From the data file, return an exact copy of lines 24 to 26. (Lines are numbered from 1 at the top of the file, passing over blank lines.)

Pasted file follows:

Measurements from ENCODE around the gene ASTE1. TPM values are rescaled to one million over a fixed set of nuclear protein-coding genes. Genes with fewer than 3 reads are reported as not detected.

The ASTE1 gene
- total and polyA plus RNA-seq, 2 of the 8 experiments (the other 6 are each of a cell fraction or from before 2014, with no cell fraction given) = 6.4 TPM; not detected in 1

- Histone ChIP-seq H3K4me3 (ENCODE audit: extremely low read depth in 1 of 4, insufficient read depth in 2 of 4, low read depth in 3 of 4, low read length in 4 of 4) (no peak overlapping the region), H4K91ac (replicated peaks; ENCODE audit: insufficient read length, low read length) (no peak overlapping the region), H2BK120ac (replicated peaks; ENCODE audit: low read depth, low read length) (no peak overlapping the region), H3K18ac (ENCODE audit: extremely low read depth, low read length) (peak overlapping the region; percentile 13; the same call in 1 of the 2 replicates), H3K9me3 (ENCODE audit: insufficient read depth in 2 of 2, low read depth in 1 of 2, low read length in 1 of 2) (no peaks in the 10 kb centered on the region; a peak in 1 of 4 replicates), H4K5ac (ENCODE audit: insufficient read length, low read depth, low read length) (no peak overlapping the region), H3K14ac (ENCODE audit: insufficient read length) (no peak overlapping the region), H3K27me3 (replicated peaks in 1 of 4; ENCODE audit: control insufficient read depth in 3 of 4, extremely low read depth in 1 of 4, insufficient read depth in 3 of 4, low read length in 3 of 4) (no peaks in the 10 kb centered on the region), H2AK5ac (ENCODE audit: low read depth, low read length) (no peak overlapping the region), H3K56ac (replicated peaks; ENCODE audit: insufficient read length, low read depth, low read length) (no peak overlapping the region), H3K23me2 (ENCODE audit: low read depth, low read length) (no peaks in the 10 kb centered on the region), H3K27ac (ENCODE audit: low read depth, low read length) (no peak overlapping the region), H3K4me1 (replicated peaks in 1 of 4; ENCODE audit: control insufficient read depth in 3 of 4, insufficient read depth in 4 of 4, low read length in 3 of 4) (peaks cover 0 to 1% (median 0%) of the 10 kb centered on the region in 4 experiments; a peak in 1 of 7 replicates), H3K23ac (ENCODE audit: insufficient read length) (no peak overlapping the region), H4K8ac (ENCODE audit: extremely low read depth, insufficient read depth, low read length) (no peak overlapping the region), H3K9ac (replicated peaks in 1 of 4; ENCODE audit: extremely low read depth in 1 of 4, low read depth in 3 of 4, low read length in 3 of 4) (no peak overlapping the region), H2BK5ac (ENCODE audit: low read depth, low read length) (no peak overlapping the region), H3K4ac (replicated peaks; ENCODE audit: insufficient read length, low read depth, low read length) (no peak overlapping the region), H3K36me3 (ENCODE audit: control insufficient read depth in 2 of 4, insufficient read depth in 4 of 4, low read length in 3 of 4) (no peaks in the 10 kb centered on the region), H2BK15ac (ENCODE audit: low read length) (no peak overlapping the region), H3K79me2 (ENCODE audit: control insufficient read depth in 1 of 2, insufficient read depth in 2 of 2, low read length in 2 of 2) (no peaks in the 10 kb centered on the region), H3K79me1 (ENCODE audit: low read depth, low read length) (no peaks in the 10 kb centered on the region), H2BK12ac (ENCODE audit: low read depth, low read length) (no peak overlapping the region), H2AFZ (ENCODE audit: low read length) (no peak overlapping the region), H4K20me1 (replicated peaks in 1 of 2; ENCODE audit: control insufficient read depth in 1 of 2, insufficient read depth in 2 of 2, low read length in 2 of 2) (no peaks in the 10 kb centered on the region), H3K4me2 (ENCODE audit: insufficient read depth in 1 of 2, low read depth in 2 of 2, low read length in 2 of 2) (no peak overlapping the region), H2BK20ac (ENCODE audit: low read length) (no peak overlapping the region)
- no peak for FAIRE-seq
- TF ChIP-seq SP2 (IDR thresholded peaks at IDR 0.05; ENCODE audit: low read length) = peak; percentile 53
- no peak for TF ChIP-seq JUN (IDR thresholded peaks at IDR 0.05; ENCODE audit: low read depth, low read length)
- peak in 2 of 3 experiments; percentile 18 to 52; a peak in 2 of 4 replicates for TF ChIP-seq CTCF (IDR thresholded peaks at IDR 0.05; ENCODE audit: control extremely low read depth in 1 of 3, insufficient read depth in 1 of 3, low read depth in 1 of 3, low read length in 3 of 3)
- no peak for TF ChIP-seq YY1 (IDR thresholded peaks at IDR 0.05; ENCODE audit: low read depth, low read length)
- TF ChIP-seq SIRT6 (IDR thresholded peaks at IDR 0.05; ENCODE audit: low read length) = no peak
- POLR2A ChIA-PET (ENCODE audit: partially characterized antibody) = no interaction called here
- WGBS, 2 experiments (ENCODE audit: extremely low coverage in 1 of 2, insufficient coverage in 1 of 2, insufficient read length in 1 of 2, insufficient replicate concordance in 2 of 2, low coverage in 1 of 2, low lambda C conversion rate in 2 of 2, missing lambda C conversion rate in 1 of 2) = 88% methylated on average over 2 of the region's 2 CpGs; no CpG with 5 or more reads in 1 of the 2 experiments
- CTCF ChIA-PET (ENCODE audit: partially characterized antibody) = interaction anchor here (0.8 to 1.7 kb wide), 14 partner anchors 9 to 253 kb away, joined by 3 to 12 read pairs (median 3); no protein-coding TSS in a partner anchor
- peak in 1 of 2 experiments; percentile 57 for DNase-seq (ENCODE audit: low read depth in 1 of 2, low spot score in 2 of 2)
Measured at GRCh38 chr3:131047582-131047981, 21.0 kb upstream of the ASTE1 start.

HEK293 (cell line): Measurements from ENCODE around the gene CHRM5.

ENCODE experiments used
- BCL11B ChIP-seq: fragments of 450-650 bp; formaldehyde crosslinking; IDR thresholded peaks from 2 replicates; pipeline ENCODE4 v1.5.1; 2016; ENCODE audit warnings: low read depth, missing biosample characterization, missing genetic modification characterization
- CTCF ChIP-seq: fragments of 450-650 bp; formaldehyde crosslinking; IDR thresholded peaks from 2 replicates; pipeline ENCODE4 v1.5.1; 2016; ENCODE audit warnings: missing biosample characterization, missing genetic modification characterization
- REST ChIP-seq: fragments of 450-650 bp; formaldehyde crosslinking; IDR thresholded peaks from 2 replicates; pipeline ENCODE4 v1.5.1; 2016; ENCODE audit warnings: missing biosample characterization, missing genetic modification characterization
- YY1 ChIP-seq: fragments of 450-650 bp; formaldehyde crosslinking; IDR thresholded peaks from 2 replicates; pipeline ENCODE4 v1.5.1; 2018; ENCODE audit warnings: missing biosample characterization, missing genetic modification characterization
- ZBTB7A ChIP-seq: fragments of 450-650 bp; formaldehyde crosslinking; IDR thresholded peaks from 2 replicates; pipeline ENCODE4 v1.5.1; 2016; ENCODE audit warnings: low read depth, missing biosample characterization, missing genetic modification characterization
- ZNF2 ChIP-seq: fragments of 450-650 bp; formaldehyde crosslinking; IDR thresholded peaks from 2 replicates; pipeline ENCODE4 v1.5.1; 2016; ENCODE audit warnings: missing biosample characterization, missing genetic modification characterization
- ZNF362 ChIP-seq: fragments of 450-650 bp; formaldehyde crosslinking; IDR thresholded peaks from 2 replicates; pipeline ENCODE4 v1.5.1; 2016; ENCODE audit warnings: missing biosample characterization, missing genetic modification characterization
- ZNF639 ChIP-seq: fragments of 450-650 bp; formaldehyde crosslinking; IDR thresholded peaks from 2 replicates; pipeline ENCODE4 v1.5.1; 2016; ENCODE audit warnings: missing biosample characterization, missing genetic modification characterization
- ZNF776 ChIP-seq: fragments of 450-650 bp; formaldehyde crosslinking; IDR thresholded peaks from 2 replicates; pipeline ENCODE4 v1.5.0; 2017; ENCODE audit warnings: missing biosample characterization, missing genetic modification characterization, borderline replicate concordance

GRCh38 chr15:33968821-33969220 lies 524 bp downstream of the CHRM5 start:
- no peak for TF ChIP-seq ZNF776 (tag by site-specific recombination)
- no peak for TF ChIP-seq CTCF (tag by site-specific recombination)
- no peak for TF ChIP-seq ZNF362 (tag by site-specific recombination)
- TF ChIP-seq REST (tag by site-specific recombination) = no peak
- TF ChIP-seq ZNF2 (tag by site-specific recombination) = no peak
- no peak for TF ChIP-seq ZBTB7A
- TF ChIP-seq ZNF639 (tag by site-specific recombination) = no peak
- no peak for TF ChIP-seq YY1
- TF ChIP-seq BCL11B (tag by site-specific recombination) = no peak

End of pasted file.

- ZNF362 ChIP-seq: fragments of 450-650 bp; formaldehyde crosslinking; IDR thresholded peaks from 2 replicates; pipeline ENCODE4 v1.5.1; 2016; ENCODE audit warnings: missing biosample characterization, missing genetic modification characterization
- ZNF639 ChIP-seq: fragments of 450-650 bp; formaldehyde crosslinking; IDR thresholded peaks from 2 replicates; pipeline ENCODE4 v1.5.1; 2016; ENCODE audit warnings: missing biosample characterization, missing genetic modification characterization
- ZNF776 ChIP-seq: fragments of 450-650 bp; formaldehyde crosslinking; IDR thresholded peaks from 2 replicates; pipeline ENCODE4 v1.5.0; 2017; ENCODE audit warnings: missing biosample characterization, missing genetic modification characterization, borderline replicate concordance